I think the time has come to assess and re-arrange my priorities in life. As a result, I’m going to stop some of my online initiatives. The first to go would be my podcasts (both my Malayalam and English podcasts). I don’t get much time to prepare quality content for both and I don’t intend to post crappy episodes as space-fillers. The existing episodes will stay, but there will be no new episodes except for some occasional audio posts whenever I feel it is needed.

I have no intention to stop this blog, my music blogs or Blogswara. As of now, at least. Those things lie close to my heart and I can’t give it up. But I am planning to invest my free time in getting and managing more freelance projects. I realized that I don’t have a backup plan for the worst times in my professional life and need to make some extra bucks to prepare for that.

I also realize that I need a change so badly, even though I can’t figure out what kind of change it is. Perhaps time will figure it out for me and I hope it does so soon because I am getting bored of whatever I have in life now.

Weekend notes

Ever since Slumdog Millionaire bagged 8 Oscars, I have been getting at least 50 spam comments everyday to my SM review blog post. And it doesn’t seem to stop.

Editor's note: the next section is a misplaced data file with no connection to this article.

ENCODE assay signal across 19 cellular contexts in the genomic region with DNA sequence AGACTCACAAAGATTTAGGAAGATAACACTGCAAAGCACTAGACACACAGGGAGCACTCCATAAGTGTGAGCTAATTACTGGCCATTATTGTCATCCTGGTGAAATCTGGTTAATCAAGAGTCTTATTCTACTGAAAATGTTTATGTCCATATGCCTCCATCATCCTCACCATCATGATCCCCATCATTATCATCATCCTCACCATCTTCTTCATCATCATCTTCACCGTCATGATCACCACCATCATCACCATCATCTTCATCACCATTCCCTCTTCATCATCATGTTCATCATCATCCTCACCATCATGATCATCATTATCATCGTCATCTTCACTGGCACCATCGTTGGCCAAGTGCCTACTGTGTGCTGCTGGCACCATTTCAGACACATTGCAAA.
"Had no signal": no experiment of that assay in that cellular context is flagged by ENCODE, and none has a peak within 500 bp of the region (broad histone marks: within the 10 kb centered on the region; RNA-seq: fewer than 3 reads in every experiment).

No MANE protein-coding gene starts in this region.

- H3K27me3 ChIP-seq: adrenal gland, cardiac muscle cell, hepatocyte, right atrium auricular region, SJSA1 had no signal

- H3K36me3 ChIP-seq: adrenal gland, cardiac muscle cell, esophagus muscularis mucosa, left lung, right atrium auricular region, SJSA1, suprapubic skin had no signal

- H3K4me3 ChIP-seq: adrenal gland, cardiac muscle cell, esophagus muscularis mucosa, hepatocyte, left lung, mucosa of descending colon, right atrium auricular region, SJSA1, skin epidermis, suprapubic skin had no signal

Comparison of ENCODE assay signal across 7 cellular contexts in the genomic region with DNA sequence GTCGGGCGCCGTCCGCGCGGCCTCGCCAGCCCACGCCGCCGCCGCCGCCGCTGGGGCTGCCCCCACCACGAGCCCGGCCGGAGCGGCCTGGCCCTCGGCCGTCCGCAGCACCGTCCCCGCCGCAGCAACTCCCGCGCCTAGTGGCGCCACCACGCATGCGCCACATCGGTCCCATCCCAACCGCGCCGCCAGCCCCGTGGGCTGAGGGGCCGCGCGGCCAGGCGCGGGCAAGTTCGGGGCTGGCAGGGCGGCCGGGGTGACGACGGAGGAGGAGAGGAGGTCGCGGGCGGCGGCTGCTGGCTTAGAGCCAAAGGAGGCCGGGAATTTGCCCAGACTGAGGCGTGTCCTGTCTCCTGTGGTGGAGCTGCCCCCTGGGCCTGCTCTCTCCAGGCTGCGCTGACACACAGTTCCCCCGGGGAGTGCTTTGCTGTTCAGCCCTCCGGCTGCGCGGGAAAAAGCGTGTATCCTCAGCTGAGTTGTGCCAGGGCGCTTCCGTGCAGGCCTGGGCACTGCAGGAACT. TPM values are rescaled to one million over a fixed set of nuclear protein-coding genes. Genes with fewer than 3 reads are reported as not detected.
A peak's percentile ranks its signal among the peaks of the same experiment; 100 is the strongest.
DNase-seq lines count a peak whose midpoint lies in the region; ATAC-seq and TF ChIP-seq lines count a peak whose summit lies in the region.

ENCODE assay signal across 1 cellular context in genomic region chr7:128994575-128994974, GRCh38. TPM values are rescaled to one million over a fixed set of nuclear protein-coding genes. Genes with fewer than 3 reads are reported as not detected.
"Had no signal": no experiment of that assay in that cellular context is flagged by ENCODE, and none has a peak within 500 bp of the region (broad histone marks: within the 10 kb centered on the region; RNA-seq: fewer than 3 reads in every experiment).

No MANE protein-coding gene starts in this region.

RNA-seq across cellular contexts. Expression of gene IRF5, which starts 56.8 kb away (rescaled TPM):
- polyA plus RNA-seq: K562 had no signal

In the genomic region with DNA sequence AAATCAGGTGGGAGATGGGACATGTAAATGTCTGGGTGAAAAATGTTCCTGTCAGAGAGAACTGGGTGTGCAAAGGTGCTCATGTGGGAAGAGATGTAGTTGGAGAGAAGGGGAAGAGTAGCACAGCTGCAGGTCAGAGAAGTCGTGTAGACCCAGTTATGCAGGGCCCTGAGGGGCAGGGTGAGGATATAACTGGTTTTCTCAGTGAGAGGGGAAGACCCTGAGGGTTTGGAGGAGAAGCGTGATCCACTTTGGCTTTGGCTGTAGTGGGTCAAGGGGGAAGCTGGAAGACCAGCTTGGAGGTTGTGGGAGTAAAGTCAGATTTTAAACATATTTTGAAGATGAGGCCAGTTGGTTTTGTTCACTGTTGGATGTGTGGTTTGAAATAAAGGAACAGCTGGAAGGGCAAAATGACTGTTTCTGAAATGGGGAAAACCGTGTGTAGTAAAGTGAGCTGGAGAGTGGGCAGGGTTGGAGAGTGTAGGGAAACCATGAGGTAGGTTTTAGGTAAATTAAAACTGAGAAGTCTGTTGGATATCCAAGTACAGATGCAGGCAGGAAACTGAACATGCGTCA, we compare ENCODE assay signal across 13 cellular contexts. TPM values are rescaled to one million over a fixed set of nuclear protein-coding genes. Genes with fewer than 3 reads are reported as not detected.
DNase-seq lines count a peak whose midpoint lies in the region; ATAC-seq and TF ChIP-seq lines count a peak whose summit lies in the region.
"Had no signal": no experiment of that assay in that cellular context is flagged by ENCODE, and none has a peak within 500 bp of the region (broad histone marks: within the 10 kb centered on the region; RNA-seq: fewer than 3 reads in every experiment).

I spent an entire evening yesterday to record some songs for the blog. As much as I enjoyed singing, I think it is not affordable for a part time musician to spent a weekend’s (or weekday’s) evening like this – the time which he/she should have given to his/her family. And it’s fine for me by the way, as long as I stay single 🙂 And there is no question about going full time into music as well. Like a colleague said, “in a crowded place like India, going full time for art and music is a luxury”. The fun part of yesterday was in adding some Raga touch to a track of a world music band, who specialize on afro-american-Jazz music. Gotta send the mixed track to that band and see what they think.


Yesterday, I showed my mother an Indian Express article where they have written about me and Blogswara. My mom can’t read English, so she asked me what it is about. I explained to her in simple language that Blogswara is a website where little known musicians can showcase their best work before the world. Her immediate (and innocent) reaction was, “Did you have to spend money for this?” I got angry. Because I was expecting her to be happy that her son got featured in a newspaper for something he did with his friends. Instead she was concerned about the money.

But after the initial moment of anger, I realized that her question shows how much she cares for me. She is worried about the debts I have. About the housing loan and related personal debts. She reminds me about that on every weekend when I come home. I would tell her, “Amma, I’m not that little kid anymore. I know what I have to do“. But she would repeat it on every weekend and I would let her be. Through out her life, she never had any debt. She lived tight and taught us to live with what we have. So I can understand what she was thinking.